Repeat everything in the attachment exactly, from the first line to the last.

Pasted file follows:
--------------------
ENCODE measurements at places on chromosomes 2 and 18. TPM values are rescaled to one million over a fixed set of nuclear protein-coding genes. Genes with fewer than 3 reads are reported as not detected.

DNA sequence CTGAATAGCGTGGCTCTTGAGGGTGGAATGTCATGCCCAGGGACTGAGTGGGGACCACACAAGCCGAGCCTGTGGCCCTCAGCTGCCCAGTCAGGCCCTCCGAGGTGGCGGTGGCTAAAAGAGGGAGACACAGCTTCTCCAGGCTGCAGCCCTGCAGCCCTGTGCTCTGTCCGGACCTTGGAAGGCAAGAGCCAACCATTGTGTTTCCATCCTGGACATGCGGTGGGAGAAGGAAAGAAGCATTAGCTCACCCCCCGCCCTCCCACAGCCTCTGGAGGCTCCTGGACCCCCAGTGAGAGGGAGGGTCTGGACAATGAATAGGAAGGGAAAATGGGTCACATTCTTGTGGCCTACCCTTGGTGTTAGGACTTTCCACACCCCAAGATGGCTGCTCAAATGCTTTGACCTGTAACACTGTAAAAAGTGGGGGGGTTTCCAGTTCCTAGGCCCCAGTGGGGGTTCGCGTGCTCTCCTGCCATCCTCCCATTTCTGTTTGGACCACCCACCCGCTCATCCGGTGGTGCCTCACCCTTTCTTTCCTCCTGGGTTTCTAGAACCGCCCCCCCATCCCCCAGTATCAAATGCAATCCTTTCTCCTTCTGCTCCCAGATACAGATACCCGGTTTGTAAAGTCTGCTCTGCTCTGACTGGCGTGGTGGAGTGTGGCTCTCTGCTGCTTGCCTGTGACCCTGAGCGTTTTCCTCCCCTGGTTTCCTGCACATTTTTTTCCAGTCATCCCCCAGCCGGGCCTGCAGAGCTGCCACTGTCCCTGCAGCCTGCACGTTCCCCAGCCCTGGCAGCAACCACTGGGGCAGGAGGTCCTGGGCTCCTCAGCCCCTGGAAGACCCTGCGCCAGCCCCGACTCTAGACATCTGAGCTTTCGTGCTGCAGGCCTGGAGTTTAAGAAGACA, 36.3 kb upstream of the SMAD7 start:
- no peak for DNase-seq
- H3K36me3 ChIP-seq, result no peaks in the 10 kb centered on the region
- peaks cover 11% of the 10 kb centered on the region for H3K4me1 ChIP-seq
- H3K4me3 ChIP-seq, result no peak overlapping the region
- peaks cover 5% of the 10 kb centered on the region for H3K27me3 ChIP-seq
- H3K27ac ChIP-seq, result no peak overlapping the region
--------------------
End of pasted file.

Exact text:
ENCODE measurements at places on chromosomes 2 and 18. TPM values are rescaled to one million over a fixed set of nuclear protein-coding genes. Genes with fewer than 3 reads are reported as not detected.

DNA sequence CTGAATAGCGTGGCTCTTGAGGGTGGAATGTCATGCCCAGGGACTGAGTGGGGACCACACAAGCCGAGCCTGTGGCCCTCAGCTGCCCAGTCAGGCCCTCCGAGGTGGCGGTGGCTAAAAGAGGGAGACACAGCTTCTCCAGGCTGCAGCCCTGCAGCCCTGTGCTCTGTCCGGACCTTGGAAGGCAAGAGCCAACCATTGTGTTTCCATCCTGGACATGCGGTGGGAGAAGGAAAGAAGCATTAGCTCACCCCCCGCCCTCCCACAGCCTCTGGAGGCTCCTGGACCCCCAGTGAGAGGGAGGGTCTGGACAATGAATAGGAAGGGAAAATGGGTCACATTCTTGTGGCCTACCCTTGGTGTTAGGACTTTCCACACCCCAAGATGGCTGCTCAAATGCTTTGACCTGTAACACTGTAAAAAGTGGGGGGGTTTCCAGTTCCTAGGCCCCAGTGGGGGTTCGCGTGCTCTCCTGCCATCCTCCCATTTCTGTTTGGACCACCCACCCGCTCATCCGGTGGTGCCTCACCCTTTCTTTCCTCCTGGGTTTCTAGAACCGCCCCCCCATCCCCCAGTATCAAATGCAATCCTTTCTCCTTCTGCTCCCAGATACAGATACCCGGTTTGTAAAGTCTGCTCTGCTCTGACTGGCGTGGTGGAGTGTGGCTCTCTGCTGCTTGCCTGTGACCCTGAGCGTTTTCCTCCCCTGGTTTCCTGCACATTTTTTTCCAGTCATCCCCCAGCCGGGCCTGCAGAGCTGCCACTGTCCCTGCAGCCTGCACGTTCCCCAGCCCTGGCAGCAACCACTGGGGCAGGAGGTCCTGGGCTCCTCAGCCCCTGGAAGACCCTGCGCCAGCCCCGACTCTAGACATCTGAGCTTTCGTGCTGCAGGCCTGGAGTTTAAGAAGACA, 36.3 kb upstream of the SMAD7 start:
- no peak for DNase-seq
- H3K36me3 ChIP-seq, result no peaks in the 10 kb centered on the region
- peaks cover 11% of the 10 kb centered on the region for H3K4me1 ChIP-seq
- H3K4me3 ChIP-seq, result no peak overlapping the region
- peaks cover 5% of the 10 kb centered on the region for H3K27me3 ChIP-seq
- H3K27ac ChIP-seq, result no peak overlapping the region